Professor Boyd Swinburn, a nutrition and global health expert, has joined Te Kura i Awarua, the EIT | Te Pūkenga Rangahau Māori Centre, to continue significant research into food security for children in Hawke’s Bay.
Professor Swinburn has been collaborating with EIT | Te Pūkenga Māori and Indigenous Research Professor David Tipene-Leach and a team of EIT researchers on the successful Nourishing Hawke’s Bay: He wairua tō te kai, a community research project, for a number of years. The project brings the added value of mātauranga Māori and systems science to intervention for children’s hauora (wellbeing).
Professor Swinburn, who is an internationally renowned University of Auckland Professor of Population Nutrition and Global Health, has now been contracted directly by EIT | Te Pukenga on a part-time basis for two years. He and Professor Tipene-Leach, along with a research team, will continue their evaluation of the impact on children’s health through the Ministry of Education’s free school lunch programme; Ka Ora, Ka Ako (KOKA). Professor Swinburn’s appointment and the continuation of the project are thanks to a significant two-year research grant from A Better Start E Tipu e Rea National Science Challenge. It is largest research grant the Polytech sector (now Te Pūkenga) has ever been awarded.
Professor Swinburn says he is pleased to join the team.
“I really relish this opportunity to work with communities where people know each other, great things are underway and you can really get things done. It’s an exciting place to be.”
He plans to divide his time between Auckland and Hawke’s Bay as he will still retain his role at Auckland University.
“Nourishing Hawke’s Bay started out as a joint project between EIT and Auckland University, but it made sense for EIT to be the institutional lead for this new large program of research, so a slice of my time will be leading this project with David Tipene-Leach for Te Pūkenga, EIT.”
The project is moving into a new phase by extending the research outside the KOKA programme to look at whānau, communities, and the region in an attempt to understand the food system in Hawke’s Bay and how to make changes towards healthy, sustainable and equitable regional food systems.
“Since we’ve got funding, we are finding people with research expertise who want to come back into the region, which is fantastic.”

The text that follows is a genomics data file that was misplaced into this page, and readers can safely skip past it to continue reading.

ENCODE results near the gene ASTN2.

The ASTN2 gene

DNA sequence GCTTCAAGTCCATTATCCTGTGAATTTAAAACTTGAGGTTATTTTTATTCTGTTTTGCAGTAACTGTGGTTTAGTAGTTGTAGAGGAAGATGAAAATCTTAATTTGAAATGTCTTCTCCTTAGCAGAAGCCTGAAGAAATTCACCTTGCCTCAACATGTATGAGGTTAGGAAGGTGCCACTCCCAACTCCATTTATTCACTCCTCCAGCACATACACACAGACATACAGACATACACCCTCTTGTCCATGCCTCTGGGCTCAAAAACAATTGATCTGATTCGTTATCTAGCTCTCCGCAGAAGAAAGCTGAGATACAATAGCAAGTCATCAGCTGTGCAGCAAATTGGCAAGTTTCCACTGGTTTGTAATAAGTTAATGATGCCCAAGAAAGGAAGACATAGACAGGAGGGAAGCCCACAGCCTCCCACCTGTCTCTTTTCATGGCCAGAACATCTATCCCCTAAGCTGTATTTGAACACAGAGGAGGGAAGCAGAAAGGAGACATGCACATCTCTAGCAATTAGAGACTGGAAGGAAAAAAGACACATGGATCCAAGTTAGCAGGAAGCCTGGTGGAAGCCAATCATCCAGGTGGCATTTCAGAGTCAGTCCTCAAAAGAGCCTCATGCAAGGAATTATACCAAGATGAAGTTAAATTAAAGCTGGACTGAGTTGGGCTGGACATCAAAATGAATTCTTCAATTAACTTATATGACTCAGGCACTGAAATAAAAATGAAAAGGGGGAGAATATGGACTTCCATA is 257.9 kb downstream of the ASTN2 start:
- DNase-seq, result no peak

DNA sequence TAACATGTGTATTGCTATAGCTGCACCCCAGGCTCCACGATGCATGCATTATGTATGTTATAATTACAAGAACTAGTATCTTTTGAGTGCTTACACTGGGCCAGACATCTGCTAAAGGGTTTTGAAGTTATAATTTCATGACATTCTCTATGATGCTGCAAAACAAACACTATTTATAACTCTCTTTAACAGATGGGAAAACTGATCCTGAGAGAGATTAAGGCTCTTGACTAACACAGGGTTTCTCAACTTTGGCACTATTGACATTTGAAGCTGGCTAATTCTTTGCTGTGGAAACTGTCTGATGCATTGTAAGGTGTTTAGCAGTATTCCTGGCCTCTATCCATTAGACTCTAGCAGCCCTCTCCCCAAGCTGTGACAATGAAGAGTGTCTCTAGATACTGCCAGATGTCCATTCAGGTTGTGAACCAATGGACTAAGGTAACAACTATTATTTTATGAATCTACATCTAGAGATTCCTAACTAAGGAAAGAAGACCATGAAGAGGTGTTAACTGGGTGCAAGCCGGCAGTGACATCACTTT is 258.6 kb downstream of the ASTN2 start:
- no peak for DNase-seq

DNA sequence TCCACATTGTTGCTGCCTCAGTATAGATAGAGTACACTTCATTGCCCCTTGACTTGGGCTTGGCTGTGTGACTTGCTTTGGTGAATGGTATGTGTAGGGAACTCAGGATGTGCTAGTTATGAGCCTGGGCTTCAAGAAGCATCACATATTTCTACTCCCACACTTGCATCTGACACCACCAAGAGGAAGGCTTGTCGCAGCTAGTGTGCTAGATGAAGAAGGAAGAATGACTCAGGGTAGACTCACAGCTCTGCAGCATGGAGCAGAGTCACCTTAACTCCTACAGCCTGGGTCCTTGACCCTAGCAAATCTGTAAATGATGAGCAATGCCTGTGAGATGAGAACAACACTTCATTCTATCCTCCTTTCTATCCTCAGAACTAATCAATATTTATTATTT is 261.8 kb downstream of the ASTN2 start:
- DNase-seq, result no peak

“We’re fortunate that we’ve already done a good amount of groundwork in the research that we did. We’ve got a good sense of how rangatahi see their food environment that they’re having to engage with. The KOKA programme is the biggest nutrition intervention that we’ve had in generations, actually probably since school milk.
“This funding will allow us to dive into and create simulation models of the KOKA programme so that we can understand how to optimise it for multiple outcomes beyond nutrition and food security such as how to deal with food and packaging waste and optimise local employment in the programme.”
Professor Swinburn says the aim is for the project, over the next couple of years, to find ways for the Hawke’s Bay food systems to be reoriented to better serve the environment, the people, the society, as well as the economics for the region.
EIT | Te Pūkenga Māori and Indigenous Research Professor David Tipene-Leach says: “The collaboration with Auckland has been important. Contracting Boyd Swinburn into this project has made this a world leading player”.
EIT | Te Pūkenga Executive Dean, Professor Nat Waran, says: “We are delighted to be joined in this community centred research by someone with the expertise and standing of Professor Swinburn.”
“The calibre of the research team demonstrates the significance of the research locally, nationally and internationally. We are incredibly proud of the team, and the positive impact the work will have in creating a sustainable future for our communities.”
EIT | Te Pūkenga Executive Lead, Chris Collins says Professor Swinburn is a huge boost to the research capacity of Te Kura i Awarua and EIT | Te Pūkenga.
“Professor Swinburn is international renowned and together with Professor David Tipene-Leach and the team, has done good work on the Nourishing Hawke’s Bay: He wairua tō te kai project.”
“Having another Professor of national and international standing join our community-focused team is a credit to the research culture that EIT has built up over a couple of decades,” says Mr Collins.